review: the big bad wolf series by charlie adhara

synopsis for the 1st book:

Hunting for big bad wolves was never part of Agent Cooper Dayton’s plan, but a werewolf attack lands him in the carefully guarded Bureau of Special Investigations. A new case comes with a new partner: ruggedly sexy werewolf Oliver Park.

Park is an agent of The Trust, a werewolf oversight organization working to ease escalating tensions with the BSI. But as far as Cooper’s concerned, it’s failing. As they investigate a series of mysterious deaths unlike anything they’ve seen, every bone in Cooper’s body is suspicious of his new partner—even when Park proves himself as competent as he is utterly captivating.

When more people vanish, pressure to solve the case skyrockets. And though he’d resolved to keep things professional, Cooper’s friction with Park soon erupts…into a physical need that can’t be contained or controlled. But with a body count that’s rising by the day, werewolves and humans are in equal danger. If Cooper and Park don’t catch the killer soon, one—or both—of them could be the next to go.

I discovered this series a little while ago and fell headlong into it, gulping down all five books in a three-day marathon stupor of wanting to feel something—and I have absolutely no regrets!

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“You gotta make your own place to belong”: One Last Stop by Casey McQuiston



For cynical twenty-three-year-old August, moving to New York City is supposed to prove her right: that things like magic and cinematic love stories don’t exist, and the only smart way to go through life is alone. She can’t imagine how waiting tables at a 24-hour pancake diner and moving in with too many weird roommates could possibly change that. And there’s certainly no chance of her subway commute being anything more than a daily trudge through boredom and electrical failures.

But then, there’s this gorgeous girl on the train.

Jane. Dazzling, charming, mysterious, impossible Jane. Jane with her rough edges and swoopy hair and soft smile, showing up in a leather jacket to save August’s day when she needed it most. August’s subway crush becomes the best part of her day, but pretty soon, she discovers there’s one big problem: Jane doesn’t just look like an old school punk rocker. She’s literally displaced in time from the 1970s, and August is going to have to use everything she tried to leave in her own past to help her. Maybe it’s time to start believing in some things, after all.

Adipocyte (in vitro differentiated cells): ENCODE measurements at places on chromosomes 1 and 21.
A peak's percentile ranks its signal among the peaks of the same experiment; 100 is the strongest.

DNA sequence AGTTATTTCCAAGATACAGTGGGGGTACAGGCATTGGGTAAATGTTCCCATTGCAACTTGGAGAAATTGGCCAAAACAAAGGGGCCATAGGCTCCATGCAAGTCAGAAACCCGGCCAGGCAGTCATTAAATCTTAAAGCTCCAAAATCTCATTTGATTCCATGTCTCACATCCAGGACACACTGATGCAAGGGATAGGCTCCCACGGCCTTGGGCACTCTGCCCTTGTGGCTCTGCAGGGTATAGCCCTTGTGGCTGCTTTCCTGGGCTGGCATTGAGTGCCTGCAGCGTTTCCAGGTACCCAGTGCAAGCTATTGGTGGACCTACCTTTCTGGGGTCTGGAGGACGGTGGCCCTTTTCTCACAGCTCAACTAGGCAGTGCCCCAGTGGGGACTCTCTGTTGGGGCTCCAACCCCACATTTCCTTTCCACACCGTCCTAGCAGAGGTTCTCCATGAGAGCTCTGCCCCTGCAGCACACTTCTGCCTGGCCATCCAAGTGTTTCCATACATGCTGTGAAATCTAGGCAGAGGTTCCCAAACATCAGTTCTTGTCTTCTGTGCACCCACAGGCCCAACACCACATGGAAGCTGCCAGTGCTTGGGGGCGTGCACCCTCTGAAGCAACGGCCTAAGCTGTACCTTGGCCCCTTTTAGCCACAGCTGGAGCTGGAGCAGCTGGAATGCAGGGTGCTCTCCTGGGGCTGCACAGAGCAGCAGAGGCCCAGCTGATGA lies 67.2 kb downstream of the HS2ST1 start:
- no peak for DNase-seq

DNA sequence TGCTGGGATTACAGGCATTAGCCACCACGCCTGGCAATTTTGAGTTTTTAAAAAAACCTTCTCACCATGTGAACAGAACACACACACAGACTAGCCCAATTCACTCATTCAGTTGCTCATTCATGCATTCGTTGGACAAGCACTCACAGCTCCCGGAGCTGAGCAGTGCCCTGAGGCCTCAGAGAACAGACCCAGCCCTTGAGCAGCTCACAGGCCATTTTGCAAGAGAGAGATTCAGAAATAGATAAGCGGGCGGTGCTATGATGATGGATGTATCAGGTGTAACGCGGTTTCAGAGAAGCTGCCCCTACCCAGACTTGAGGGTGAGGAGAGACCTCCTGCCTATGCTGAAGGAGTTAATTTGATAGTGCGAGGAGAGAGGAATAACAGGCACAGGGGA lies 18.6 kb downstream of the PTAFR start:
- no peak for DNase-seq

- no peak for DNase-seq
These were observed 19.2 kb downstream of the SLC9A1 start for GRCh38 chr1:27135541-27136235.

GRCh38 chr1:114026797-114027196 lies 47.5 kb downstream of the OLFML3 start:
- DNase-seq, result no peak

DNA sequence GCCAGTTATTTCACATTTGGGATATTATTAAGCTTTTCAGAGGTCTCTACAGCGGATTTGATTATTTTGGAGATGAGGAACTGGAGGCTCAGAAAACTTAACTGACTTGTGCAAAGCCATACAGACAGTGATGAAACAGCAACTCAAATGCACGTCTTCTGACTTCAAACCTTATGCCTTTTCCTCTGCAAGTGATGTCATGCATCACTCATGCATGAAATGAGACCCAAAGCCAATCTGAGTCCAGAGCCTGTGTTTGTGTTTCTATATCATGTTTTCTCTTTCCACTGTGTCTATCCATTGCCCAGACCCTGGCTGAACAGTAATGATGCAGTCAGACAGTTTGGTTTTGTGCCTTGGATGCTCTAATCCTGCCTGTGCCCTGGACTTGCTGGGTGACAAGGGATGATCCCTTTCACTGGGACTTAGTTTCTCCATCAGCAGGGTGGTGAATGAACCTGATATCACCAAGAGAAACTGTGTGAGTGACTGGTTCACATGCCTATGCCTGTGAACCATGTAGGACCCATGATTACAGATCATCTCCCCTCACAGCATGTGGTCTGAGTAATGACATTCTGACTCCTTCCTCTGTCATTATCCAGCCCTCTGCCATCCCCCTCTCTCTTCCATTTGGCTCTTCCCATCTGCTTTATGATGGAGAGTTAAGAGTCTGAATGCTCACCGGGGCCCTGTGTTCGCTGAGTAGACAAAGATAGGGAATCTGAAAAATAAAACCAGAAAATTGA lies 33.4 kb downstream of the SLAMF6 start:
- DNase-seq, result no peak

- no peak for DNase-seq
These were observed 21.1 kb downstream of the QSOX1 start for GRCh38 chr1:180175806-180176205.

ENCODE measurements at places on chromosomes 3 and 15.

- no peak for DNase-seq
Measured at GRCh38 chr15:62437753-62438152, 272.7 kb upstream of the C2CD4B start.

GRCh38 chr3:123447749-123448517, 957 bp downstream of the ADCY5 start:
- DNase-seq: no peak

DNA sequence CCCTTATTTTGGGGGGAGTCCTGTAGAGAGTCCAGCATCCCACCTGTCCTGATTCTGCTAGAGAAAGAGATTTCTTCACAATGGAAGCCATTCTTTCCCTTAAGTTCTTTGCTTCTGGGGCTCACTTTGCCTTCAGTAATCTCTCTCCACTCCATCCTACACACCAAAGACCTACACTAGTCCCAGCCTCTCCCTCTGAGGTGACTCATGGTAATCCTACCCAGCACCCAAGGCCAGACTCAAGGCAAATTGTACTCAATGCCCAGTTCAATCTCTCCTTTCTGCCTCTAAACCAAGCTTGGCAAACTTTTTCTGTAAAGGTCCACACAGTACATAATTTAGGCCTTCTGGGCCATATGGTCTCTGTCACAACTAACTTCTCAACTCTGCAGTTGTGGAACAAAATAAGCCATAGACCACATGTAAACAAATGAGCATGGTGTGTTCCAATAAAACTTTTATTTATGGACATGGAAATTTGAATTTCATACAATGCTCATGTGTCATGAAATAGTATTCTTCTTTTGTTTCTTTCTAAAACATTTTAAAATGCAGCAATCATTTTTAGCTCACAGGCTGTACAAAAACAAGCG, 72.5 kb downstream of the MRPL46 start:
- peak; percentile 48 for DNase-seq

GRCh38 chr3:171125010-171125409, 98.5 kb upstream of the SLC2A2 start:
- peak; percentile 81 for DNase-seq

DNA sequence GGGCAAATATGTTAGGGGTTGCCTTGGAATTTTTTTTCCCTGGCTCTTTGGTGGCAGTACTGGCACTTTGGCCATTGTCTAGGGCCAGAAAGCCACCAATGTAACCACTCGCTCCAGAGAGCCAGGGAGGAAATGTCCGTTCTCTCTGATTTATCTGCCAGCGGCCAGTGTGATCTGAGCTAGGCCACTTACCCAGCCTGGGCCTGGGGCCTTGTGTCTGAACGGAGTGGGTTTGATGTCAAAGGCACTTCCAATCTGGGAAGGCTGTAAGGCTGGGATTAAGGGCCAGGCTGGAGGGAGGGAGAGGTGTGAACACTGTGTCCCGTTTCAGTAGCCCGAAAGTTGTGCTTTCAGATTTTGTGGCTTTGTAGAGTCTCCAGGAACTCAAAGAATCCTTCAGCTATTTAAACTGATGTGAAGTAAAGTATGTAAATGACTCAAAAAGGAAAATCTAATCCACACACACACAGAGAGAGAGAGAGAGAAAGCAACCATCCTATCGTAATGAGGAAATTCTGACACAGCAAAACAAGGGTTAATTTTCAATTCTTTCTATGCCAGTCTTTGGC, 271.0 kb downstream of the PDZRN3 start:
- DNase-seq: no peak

McQuiston’s stories have a way of destroying my heart in all the best deepest ways. I still well up with unreasoning joy when I think about Red, White & Royal Blue, a book I still return to, from time to time, to scrape out some solace from the harsh, ugly world. And I’m happy to report that none of the author’s enchantment has ebbed away in this sophomore novel. If anything, One Last Stop only cemented for me that I will be reading every Casey McQuiston book for as long as they keep writing them.

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“Give me hunger on my own terms”: The Unbroken by C.L. Clark



Touraine is a soldier. Stolen as a child and raised to kill and die for the empire, her only loyalty is to her fellow conscripts. But now, her company has been sent back to her homeland to stop a rebellion, and the ties of blood may be stronger than she thought.

Luca needs a turncoat. Someone desperate enough to tiptoe the bayonet’s edge between treason and orders. Someone who can sway the rebels toward peace, while Luca focuses on what really matters: getting her uncle off her throne.

Through assassinations and massacres, in bedrooms and war rooms, Touraine and Luca will haggle over the price of a nation. But some things aren’t for sale. 

There are few books I can’t read without pain, without all my old wounds flaring open. These are the stories that feel almost unbearably personal, the stories I can’t talk about without the words filling my throat to choking, without unlocking something I cannot begin to reconcile. Coming face to face with The Unbroken, a story that is built out of the bones of the colonial history of North Africa—the history of my people, my history—a story which drags out those perennial hurts and exorcises those familiar demons on the page, I was completely and utterly defenseless.

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Cover reveal

Cover Reveal: A Master of Djinn by P. Djèlí Clark

Hi friends!

I’m absolutely delighted to share with you the UK cover reveal for A Master of Djinn by P. Djèlí Clark, the author’s fiercely-anticipated fantasy debut novel in which he returns to his popular alternate early-20th-century Cairo universe. I read Clark’s short stories (set in the same world) a few months ago, and was completely enthralled by them. In less than 100 pages, Clark was able to conjure a fully-formed and believable history, a formidable world of djinns, angels, ghouls, and magic. To say I was excited for what wonderous yarn Clark might spin with a whole novel would be a criminal understatement, particularly when I heard (from reliable sources) that it stars one lesbian detective who looks devastatingly dashing in suits while hunting monsters in Cairo with her hot assassin girlfriend.

In brief: take. all. my. money. (Scroll down for more info about the book and its author, and, of course, the full cover!)

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